Take Back Your Time

October 22, 2010

"Time is the coin of your life.  It is the only coin you have, and only you can determine how it will be spent.  Be careful lest you let other people spend it for you."
 ~Carl Sandburg

Did you know that we in the U.S. work more hours than any other industrialized nation? In fact, we work more hours than medieval peasants!

This Sunday, Oct. 24, marks the seventh annual Take Back Your Time Day. This movement, which grew out of the voluntary simplicity movement, is a “major U.S./Canadian initiative to challenge the epidemic of overwork, over-scheduling and time famine that now threatens our health, our families and relationships, our communities and our environment,” according to the movement’s official Web site, http://www.timeday.org/. (The date of Oct. 24 is significant: it falls nine weeks before the end of the year, and symbolizes the fact that Americans now work an average of nine full weeks more per year than Western Europeans.)

Time for contemplation and awe

Time Day organizers encourage both personal efforts and local and national legislation to help people win back their time. If you want to learn more, you can visit their Web site, read the official handbook, check out Take Back Your Time’s channel on YouTube, or read my SheKnows.com article.

No matter what your paid work situation, it’s good to evaluate periodically how you spend your time, and whether or not you’re using it wisely. As a freelancer as well as a mother, I find that even though I don’t go to an office 40+ hours a week, work has a way of filling my hours and days. My paid and unpaid work and personal life tend to bleed into each other. Sometimes I have to adjust how much time I’m spending at the barn with Tank or with friends socializing (ahem) and how much time I spend keeping the house running or meeting writing deadlines, even and especially self-imposed ones. Sometimes we have to take back our time not from someone or something outside of ourselves, but from our own habits. I think it may be time for a reevaluation of how I spend my time.

Time to explore the natural world

Whether or not you work full time for pay, I’m pretty sure you work hard at whatever you do. So this Sunday, take back your time—spend a few hours with your family or friends, alone doing something you enjoy—or even doing absolutely nothing. Be mindful and deliberate about what you’re doing, or not doing, and see how that feels. I plan to spend the afternoon on my lanai, with a good book and my journal so I can write out what’s going on, what’s working and what isn’t—I’m going to take back my time.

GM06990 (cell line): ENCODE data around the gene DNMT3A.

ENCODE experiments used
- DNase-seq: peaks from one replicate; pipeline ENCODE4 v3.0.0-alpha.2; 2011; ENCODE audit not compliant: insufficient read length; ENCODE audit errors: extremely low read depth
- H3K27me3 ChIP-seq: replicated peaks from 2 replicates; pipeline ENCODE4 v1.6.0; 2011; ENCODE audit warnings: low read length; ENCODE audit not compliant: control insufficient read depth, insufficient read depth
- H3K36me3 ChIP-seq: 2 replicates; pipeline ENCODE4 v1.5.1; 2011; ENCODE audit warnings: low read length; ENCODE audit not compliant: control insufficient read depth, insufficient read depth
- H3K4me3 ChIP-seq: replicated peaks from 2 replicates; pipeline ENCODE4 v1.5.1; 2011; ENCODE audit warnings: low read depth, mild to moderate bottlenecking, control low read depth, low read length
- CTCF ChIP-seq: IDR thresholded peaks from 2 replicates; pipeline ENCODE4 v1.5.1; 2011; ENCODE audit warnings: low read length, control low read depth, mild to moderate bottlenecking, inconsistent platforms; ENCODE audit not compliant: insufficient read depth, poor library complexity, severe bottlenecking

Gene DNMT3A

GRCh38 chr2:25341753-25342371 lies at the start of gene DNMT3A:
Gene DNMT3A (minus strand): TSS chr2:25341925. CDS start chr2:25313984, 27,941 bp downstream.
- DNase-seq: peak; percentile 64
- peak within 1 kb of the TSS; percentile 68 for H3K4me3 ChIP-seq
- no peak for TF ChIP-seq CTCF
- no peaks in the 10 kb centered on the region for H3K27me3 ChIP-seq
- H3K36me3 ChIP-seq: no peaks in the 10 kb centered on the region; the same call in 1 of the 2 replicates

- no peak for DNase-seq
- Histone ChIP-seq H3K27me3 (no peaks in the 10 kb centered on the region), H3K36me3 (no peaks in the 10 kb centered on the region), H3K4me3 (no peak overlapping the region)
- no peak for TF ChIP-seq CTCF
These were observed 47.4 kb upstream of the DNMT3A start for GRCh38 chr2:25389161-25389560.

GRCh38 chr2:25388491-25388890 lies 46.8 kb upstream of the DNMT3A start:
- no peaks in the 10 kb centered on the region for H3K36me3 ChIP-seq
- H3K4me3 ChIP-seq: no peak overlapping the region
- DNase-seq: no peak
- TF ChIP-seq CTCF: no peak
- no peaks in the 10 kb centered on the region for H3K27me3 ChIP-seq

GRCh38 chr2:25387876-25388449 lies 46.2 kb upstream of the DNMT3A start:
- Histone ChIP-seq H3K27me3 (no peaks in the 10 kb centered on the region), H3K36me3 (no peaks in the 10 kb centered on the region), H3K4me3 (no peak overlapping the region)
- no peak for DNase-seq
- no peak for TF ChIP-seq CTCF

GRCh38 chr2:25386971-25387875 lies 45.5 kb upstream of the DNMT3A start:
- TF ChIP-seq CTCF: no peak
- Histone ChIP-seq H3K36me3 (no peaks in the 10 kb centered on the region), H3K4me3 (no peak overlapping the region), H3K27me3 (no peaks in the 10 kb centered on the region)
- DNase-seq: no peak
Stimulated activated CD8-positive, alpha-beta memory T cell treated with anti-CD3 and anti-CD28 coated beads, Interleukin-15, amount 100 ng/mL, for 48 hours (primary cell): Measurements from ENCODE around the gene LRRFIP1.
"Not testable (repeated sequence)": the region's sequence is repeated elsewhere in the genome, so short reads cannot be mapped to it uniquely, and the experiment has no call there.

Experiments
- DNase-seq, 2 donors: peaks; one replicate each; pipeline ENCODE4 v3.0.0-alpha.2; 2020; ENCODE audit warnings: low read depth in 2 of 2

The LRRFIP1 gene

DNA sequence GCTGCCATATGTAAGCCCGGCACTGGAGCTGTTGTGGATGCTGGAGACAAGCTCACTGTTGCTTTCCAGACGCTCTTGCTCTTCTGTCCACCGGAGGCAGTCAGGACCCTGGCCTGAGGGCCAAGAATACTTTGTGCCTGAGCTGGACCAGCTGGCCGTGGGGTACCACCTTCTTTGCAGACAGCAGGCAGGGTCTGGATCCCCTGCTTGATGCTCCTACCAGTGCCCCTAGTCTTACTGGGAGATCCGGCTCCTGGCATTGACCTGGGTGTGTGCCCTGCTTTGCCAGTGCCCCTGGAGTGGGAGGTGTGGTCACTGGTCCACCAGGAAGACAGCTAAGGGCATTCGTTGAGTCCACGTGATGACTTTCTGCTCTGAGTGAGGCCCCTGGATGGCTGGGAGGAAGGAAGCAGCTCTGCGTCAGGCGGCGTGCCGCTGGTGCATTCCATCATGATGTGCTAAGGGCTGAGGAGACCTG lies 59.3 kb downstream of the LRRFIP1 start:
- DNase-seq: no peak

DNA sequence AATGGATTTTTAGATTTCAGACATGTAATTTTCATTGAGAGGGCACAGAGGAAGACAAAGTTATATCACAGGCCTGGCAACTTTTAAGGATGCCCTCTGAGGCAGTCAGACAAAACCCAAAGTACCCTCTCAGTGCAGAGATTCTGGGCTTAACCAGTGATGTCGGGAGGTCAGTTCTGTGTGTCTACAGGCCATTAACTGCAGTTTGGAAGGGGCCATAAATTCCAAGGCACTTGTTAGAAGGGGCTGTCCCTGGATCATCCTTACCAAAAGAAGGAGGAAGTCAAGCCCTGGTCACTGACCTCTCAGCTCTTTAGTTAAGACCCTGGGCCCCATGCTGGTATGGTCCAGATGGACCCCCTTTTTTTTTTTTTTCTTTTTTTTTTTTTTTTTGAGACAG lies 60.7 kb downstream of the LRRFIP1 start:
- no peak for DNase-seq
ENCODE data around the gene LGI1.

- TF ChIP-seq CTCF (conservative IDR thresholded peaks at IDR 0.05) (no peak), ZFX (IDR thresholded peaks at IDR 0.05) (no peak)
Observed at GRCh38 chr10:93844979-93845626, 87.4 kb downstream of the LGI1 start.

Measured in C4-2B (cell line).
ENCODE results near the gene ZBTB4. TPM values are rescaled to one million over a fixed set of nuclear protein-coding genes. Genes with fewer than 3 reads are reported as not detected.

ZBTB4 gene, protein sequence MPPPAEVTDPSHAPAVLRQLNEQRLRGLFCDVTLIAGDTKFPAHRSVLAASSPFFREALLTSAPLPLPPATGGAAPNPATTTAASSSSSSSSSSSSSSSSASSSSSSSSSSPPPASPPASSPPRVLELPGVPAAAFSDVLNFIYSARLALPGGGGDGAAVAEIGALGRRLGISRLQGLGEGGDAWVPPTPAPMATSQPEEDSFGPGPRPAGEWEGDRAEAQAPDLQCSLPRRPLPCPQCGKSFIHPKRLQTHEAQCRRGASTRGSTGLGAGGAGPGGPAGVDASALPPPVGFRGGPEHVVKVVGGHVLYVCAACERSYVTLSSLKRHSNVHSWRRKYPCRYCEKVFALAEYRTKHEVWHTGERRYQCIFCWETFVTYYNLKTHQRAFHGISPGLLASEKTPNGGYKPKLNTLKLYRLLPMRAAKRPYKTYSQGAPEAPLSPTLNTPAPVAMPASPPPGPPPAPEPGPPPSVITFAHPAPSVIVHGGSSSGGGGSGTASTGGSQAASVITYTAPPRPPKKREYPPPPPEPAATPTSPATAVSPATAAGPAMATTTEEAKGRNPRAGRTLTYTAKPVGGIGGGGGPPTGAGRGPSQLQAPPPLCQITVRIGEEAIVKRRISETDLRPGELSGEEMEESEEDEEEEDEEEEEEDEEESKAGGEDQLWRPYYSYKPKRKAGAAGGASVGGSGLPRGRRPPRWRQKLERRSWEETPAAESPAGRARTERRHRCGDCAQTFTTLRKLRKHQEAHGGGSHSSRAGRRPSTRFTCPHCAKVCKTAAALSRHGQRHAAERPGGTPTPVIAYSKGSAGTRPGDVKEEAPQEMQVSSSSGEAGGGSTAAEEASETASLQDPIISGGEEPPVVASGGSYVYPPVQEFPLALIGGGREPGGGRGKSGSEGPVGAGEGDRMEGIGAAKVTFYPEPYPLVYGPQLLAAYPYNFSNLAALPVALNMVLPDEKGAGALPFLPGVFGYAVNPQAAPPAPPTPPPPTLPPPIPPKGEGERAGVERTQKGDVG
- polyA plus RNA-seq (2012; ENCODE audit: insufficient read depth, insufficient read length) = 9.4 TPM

What about you? How have you been spending your time? How do you want to spend it? How can you take back your time?

Time well spent

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  1. This sounds like a wonderful "idea," but the reality of it seems.....out of reach to me, right now. Maybe because of the week I've had or because of the deadlines racing towards me with unerring relentlessness.

    Regardless, if one doesn't try, then nothing changes!

  2. What a great post! My time is all too often spent by others (because of my allowing) and things I have planned that seemed do-able at the time.

    Someone once told me to "beware of distant elephants." In other words, the elephants seem small because they are in the distance (the future), but they are still elephants (big, unwieldy and unpredictable projects or events) that will eventually come home to you.

    Unfortunately for me, sometimes the elephants come disguised as cute teeney kittens!

    I may not be able to take back some time this Sunday, but I plan to build in a bit more "me" time for the future so I can spend my coin more wisely.

  3. Laure--you're one of the hardest-working people I know, and you've just had a run of bad luck with things going wrong. You also have a way of seeing where you've gotten out of balance and swinging back the other way. There are certainly times when things run out of control, but I have confidence that you'll soon be feeling better about your time.

  4. Elizabeth--I love the "elephants" analogy! How true! And sometimes those teeny kittens can get to you, too, when there are enough of them! That's my problem--feeling torn between multiple things I want and need to do, none of which is overwhelming in and of itself.

  5. I have to take back time from myself! I don't have a lot of responsibilities at home anymore and don't work outside my home. I tend to not do anything because I am always waiting to see what my husband is going to do; when are we eating, doing our daily crosswords and so on. I really need to just get some projects started and work on them rather than wait on his call for this or that. It's not his fault (except he feels entitled to my immediate attention at any time) but mine so I really need to think about this one.

  6. Timaree--each stage in life has its own challenges, doesn't it? I have a good deal of control over my schedule, too, and I find that I spend a lot of time waiting for something to happen, rather than seizing the day, so to speak. Or doing piddly little things instead of really tackling what needs to be done. Good luck reevaluating!

  7. Thanks for sharing the info and for suggesting a personal checkpoint.

  8. You're welcome, Claire. Sometimes a little check in is necessary, is it not?

  9. After getting that quick kick in the rear, I got busy. I've mentioned your blogpost here. and share a necklace I just made because of the very good reminder!

  10. Timaree--Glad you found the post helpful. I checked out your necklace and it's lovely. Good use of time!